The Conservative score of 28% is the first time YouGov have shown them dropping below 30% since 2013. While one can never be certain about what has caused changes in voting intention, it is hard to avoid the obvious conclusion that they are shedding support to more unambiguously pro-Brexit parties like UKIP and the Brexit party.

As ever, one should be cautious about reading too much into any single poll, but this is pretty much in line with other recent polling. A BMG poll last week put Labour 2 points ahead and the Conservatives down at 29%, a Survation poll this week (unusually of England & Wales only) produced a four point Labour lead. Kantar’s latest poll produced a three point Labour lead (and a startling 9 point drop in Tory support, though I suspect that was at least partially a reversion to the mean after an usually high Tory lead in their previous poll). Across the board Conservative support seems to be falling away.

The YouGov poll also included voting intention for the European elections. Initial headline figures there are CON 16%, LAB 24%, LDEM 8%, BREXIT 15%, UKIP 14%, GRN 8%, Change 7%.

I should add some caveats here. It is, obviously, very early – the European elections have only just been announced and people are unlikely to have put much if any thought towards who they will support. This early measure however suggests that the Conservatives will, as widely predicted, suffer badly. As yet they are narrowly in second place, but I would by no means assume that will hold (not least, the Brexit party will still be largely unknown and many respondents will be unaware that they are now the party of Nigel Farage, rather than UKIP, and I’d expect them to gain support as they gain publicity. Equally, it remains to be seen what impact there is on Change UK support once they officially launch as a party.

Full tabs for both questions are here.


Opinion polling on Brexit has not necessarily been the best. Highly politically contentious issues do tend to attract polling that is sub-optimal, and Brexit has followed that trend. I’ve seen several Brexit polls coming up with surprising findings based on agree/disagree statements – that is, questions asked in the form:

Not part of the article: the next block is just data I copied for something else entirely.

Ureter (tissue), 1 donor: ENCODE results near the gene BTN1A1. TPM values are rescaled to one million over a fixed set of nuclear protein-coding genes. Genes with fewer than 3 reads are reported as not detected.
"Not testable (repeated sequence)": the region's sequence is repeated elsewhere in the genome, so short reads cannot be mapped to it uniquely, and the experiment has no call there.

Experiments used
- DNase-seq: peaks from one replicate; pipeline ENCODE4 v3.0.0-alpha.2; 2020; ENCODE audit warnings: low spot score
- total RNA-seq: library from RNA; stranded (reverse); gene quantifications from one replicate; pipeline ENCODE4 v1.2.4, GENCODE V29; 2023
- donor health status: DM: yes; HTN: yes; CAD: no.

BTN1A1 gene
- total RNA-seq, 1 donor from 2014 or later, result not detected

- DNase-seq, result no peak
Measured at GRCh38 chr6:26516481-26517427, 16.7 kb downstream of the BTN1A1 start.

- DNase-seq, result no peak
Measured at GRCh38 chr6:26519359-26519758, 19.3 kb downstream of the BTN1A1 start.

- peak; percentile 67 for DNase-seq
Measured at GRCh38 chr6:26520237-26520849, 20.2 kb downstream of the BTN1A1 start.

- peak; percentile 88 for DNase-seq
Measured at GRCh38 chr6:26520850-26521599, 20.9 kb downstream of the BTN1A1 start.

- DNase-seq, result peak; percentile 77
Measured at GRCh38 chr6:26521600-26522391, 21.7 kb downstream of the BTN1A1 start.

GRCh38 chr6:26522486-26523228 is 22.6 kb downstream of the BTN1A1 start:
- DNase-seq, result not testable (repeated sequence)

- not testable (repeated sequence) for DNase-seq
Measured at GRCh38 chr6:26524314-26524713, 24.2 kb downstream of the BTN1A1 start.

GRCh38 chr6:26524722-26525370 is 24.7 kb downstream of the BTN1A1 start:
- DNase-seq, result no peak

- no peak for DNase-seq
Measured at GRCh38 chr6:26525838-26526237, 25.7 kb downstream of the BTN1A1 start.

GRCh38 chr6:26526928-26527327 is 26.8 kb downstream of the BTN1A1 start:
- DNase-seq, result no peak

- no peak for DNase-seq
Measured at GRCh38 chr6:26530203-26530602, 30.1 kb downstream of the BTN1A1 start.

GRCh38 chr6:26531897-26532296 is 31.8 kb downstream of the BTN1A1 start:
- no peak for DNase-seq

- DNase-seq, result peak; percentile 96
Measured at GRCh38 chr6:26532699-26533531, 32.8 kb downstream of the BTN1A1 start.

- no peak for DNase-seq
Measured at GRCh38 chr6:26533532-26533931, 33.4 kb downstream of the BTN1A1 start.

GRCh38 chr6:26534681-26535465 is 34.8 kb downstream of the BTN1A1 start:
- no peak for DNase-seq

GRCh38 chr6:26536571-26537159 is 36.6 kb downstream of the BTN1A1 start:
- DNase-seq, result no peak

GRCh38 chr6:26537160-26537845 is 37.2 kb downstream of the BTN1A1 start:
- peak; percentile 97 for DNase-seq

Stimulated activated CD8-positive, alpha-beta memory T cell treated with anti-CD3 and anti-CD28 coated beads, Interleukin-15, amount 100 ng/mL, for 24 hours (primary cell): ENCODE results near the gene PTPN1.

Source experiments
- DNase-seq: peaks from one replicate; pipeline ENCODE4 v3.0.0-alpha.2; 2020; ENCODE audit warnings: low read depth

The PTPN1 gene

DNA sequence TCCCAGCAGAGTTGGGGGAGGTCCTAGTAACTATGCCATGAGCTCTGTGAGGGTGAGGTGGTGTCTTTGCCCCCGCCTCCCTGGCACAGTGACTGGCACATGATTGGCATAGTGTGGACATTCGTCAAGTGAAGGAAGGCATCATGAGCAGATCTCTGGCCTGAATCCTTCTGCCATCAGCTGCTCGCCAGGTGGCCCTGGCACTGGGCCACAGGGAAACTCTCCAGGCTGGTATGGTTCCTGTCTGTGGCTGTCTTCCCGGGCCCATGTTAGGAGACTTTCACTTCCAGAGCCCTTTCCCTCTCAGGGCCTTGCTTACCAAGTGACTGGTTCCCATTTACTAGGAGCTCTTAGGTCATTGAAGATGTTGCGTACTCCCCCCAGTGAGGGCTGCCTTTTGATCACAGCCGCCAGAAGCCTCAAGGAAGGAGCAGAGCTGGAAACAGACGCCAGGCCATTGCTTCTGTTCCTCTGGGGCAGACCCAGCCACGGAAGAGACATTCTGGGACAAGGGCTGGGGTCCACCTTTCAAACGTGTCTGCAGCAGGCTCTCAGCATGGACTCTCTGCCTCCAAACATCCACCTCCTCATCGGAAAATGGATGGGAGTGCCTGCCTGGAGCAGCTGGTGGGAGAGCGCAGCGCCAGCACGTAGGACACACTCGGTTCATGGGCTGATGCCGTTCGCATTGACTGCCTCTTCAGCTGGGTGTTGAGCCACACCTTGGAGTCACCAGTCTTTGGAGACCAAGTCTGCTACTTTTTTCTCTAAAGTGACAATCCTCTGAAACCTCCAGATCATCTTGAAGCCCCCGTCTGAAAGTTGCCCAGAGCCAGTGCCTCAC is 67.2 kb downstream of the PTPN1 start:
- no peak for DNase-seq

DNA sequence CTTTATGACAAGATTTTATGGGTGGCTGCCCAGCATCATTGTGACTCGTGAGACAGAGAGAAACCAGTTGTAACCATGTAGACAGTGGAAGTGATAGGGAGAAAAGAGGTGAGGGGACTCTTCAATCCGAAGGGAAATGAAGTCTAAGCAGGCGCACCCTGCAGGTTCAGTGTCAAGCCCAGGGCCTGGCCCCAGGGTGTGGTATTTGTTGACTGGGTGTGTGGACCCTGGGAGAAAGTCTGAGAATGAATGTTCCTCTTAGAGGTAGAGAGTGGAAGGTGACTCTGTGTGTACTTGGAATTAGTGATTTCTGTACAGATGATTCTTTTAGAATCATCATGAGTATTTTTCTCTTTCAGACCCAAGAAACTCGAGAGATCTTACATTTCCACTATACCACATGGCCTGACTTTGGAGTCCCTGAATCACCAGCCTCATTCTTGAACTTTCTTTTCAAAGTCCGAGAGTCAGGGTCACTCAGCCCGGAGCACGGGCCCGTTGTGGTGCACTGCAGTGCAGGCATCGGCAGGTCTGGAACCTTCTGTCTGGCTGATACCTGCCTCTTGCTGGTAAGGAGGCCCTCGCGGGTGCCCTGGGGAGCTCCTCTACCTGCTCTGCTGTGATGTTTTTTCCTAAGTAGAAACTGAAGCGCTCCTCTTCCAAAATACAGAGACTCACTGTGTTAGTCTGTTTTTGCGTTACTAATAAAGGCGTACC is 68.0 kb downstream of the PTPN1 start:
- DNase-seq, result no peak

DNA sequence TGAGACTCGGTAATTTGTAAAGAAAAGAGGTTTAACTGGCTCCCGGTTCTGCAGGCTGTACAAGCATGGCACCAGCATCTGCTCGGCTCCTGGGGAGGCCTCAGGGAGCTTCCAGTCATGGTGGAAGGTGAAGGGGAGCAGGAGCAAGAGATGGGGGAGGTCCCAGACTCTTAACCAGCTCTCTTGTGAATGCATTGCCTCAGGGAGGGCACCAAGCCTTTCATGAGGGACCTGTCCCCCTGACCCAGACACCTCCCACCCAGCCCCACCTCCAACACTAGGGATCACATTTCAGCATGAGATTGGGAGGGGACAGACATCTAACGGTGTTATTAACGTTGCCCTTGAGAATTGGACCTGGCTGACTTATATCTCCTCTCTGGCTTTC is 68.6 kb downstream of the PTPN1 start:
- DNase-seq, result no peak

Do you agree with the following statement? I think Brexit is great
Agree
Disagree
Don’t know

This is a very common way of asking questions, but one that has a lot of problems. One of the basic rules in writing fair and balanced survey questions is that you should try to given equal prominence to both sides of the argument. Rather than ask “Do you support X?”, a survey should ask “Do you support or oppose X?”. In practice agree-disagree statements break that basic rule – they ask people whether they agree/disagree with one side of the argument, without mentioning the other side of the argument.

In some cases the opposite side of the argument is implicit. If the statement is “Theresa May is doing a good job”, then it is obvious to most respondents that the alternative view is that May is doing a bad job (or perhaps an average job). Even when it’s as obvious as this it still sometimes to make a difference – for whatever reason, decades of academic research into questionnaire design suggest people are more likely to agree with statements than to disagree with them, regardless of what the statement is (generally referred to as “acquiescence bias”).

There is a substantial body of academic evidence exploring this phenomenon (see, for example Schuman & Presser in the 1980s, or the recent work of Jon Krosnick) it tends to find around 10%-20% of people will agree with both a statement and its opposite, if it is asked in both directions. Various explanations have been put forward for this in academic studies – that it’s a result of personality type, or that it is satisficing (people just trying to get through a survey with minimal effort). The point is that it exists.

This is not just a theoretical issue that turns up in artificial academic experiments – they are plenty of real life examples in published polls. My favourite remains this ComRes poll for UKIP back in 2009. It asked if people agreed or disagreed with a number of statements including “Britain should remain a full member of the EU” and “Britain should leave the European Union but maintain close trading links”. 55% of people agreed that Britain should remain a full member of the EU. 55% of people also agreed that Britain should leave the EU. In other words, at least 10% of the same respondents agreed both that Britain should remain AND leave.